Virtual Relationships?


Image source: The Telegraph
Konami Digital Entertainment did not even imagine that it has struck gold with “Love Plus,” a dating simulation game that allows young men to“chase virtual girls in the alternative universe of their digital dreams.” (Source: Inquirer Global Nation) But, it is actually a gold rush.

With the latest augmented reality technology plus voice recognition software,
“Love Plus” gamers would actually forget they are “dating” a make-believe or virtual person. According to Konami, it appeared so real to the gamers that, in fact, “the [virtual] girl can get moody when neglected by a player who is not sufficiently committed, and that she demands attention when she feels unwell.” (Ibid) 



Video of Japanese man marrying his virtual girlfriend.

Since its release, it has become Japan’s hottest dating game. “The hit videogame made headlines when a 27-year-old Japanese man known only as ‘Sal 9000’ staged a tuxedo wedding late last year, which was watched by thousands online, with his favorite cartoon girl, Nene Anegasaki.” (Ibid) It even revived tourism in the resort town of Atami, about 100 kilometers from Tokyo, Japan. Recently, Konami did a two-month “Love Plus” campaign where over 2,000 participants poured in at Atami from as far as South Korea and Taiwan.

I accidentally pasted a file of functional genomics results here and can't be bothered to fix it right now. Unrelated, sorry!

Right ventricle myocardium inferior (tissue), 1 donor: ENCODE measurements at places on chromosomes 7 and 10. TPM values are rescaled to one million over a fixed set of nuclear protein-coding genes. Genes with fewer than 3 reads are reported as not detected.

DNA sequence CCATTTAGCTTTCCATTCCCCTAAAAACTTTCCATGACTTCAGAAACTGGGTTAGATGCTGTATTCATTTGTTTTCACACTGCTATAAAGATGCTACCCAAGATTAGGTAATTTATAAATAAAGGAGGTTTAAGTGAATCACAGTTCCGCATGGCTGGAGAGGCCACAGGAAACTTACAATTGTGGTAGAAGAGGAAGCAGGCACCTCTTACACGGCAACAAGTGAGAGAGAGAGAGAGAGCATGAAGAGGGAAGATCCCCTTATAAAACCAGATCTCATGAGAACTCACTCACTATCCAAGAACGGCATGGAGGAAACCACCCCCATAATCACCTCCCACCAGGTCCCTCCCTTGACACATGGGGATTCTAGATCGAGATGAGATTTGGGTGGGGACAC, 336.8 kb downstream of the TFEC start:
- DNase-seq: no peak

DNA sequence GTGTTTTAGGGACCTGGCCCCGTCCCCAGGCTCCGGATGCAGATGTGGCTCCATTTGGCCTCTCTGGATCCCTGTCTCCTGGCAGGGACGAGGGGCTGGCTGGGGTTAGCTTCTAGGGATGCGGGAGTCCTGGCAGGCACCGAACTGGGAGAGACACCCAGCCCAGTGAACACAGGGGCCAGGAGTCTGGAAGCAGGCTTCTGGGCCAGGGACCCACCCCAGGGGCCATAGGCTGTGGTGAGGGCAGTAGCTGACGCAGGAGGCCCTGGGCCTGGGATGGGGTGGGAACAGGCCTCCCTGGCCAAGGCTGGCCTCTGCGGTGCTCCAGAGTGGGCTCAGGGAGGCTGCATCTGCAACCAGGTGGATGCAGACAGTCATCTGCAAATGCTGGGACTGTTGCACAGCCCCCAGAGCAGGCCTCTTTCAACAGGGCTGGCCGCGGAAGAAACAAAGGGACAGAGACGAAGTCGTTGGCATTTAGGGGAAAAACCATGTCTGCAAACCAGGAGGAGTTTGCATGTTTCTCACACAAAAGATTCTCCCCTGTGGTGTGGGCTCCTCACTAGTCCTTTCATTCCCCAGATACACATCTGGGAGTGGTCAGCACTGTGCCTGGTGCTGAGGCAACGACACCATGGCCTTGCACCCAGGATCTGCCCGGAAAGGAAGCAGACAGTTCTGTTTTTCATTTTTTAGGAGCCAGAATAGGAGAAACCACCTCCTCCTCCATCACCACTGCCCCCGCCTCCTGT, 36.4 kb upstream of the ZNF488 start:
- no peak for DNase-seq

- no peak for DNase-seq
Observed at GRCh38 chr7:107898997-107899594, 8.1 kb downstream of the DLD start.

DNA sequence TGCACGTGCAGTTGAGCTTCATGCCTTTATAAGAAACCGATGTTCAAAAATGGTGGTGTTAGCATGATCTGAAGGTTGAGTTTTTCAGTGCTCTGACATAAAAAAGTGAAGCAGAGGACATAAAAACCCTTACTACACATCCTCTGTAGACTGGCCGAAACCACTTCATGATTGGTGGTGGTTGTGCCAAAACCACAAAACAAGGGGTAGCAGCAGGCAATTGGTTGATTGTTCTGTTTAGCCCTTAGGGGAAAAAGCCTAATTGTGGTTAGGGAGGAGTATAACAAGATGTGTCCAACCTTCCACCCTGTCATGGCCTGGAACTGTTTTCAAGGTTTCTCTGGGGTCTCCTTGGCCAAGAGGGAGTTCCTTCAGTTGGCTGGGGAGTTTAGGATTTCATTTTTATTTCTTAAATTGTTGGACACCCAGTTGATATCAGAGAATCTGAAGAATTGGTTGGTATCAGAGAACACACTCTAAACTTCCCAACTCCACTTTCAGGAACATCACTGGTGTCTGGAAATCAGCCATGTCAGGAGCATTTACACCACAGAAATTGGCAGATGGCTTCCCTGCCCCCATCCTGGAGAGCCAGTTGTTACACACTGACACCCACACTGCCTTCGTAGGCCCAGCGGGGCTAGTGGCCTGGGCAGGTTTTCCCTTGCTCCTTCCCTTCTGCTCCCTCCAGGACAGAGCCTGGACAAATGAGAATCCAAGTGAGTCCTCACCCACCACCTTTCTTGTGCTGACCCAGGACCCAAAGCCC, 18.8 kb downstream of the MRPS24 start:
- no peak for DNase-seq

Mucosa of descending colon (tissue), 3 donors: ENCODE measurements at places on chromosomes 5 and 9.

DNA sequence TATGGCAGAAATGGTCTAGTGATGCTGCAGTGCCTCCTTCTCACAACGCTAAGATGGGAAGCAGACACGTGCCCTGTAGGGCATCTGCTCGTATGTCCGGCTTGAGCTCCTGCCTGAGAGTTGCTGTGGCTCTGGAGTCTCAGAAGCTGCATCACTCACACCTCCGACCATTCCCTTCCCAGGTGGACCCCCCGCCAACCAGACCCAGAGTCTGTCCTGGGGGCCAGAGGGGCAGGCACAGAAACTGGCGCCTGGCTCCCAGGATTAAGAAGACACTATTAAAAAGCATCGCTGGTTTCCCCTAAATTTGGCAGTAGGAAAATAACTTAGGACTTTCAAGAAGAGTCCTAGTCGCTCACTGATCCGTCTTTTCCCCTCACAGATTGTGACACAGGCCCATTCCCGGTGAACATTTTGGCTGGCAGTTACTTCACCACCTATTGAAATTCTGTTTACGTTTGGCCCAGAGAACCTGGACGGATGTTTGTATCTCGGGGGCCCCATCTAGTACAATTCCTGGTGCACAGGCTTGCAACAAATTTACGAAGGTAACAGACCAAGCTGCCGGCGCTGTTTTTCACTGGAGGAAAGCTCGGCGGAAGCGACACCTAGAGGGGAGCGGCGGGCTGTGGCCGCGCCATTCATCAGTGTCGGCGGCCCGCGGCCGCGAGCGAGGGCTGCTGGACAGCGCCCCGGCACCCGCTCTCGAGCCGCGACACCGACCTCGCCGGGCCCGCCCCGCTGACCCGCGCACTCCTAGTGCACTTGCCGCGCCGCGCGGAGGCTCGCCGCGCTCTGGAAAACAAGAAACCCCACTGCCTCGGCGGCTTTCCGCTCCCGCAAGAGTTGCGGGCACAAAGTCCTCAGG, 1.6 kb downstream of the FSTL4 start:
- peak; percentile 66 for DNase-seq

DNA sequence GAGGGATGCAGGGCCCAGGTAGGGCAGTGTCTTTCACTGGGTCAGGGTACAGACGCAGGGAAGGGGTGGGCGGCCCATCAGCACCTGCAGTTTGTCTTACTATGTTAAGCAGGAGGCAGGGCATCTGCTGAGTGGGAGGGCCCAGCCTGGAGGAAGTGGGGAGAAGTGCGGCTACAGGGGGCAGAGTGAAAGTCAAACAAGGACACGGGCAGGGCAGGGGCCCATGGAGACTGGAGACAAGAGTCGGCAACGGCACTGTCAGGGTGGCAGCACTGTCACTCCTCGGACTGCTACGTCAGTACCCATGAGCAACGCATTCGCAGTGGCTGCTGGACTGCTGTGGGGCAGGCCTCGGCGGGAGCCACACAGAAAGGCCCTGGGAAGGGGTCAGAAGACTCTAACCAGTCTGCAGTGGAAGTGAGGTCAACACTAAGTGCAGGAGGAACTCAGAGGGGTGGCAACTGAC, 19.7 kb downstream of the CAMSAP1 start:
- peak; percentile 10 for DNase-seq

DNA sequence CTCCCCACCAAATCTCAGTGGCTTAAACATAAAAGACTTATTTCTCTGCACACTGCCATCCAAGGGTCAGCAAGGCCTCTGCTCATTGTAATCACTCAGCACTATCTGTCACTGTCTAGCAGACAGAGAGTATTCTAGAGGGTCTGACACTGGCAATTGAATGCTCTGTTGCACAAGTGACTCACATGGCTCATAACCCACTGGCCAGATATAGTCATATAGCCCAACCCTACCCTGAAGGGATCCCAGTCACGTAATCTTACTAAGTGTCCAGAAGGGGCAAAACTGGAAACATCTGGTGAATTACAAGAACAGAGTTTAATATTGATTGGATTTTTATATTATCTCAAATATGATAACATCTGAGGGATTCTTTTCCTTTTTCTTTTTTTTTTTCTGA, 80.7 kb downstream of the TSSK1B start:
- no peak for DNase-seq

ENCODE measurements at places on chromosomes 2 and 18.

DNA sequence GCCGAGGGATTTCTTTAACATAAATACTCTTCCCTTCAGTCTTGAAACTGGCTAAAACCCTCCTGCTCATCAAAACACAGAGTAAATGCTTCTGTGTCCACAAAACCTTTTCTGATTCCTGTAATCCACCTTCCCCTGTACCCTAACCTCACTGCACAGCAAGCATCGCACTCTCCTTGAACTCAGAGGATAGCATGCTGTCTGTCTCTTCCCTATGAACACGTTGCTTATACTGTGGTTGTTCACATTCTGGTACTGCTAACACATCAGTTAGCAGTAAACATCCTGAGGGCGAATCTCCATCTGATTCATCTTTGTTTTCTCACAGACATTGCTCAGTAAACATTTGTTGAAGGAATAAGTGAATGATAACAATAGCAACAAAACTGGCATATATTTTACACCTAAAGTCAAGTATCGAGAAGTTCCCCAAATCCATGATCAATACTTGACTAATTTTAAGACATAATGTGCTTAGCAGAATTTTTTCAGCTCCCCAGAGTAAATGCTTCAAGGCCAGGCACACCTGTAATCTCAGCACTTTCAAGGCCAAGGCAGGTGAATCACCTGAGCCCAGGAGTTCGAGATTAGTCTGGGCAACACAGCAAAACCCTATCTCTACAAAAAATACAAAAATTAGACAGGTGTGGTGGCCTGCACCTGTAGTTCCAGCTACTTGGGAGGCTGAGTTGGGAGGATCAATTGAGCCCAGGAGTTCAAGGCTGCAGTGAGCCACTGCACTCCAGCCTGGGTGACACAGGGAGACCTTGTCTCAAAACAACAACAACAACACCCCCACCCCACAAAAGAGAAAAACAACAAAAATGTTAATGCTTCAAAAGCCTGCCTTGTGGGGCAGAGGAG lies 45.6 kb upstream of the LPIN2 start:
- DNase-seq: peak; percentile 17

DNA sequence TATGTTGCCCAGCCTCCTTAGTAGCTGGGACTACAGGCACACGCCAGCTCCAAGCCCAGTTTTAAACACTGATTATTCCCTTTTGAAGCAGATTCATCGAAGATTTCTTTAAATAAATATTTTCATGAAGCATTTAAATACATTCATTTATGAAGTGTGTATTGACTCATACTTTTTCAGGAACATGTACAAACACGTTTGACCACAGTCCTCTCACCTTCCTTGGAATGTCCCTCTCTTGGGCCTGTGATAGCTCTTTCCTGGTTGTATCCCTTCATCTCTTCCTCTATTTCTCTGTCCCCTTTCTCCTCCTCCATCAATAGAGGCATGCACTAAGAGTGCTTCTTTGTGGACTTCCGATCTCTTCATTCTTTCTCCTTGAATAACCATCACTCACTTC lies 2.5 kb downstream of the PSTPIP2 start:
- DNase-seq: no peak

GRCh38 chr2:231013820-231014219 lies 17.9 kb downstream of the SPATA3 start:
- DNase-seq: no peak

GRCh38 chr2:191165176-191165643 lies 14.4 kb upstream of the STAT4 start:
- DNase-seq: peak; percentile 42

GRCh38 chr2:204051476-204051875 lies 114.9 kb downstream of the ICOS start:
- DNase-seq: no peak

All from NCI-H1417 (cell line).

The virtual girls in Love Plus. Image source: 2P
Konami thinks the secret to its phenomenal success is that “[it] asks players to build long-term relationships… [It makes] players feel like they are really sharing their life with a girlfriend… The goal is to see how good you can be to her and to build a relationship.” (Ibid) 

I just wonder. If they are that committed to that virtual relationship, why can’t they just invest their time and effort in an actual one? Why don’t they share their lives with real people? Personally, I think that when a virtual relationship goes sour, there seems to be an option to reboot the game. But in a real relationship it is not that easy to start all over again. Also, a computer program can be predictable. But an actual person may not be so. A simulated person can be very accepting unlike a flesh-and-blood one.

When God said,
“It is not good that the man should be alone; I will make him a helper fit for him” (Genesis 2:15, ESV), He did not give Adam a computer. He gave him a companion. Even church fellowships can be risky and make us feel so vulnerable. We can even get hurt. But I believe it is worth it. God designed us to interact with each other and not with an executable file. We are called to belong and not just believe.

My take? Go for real relationships.

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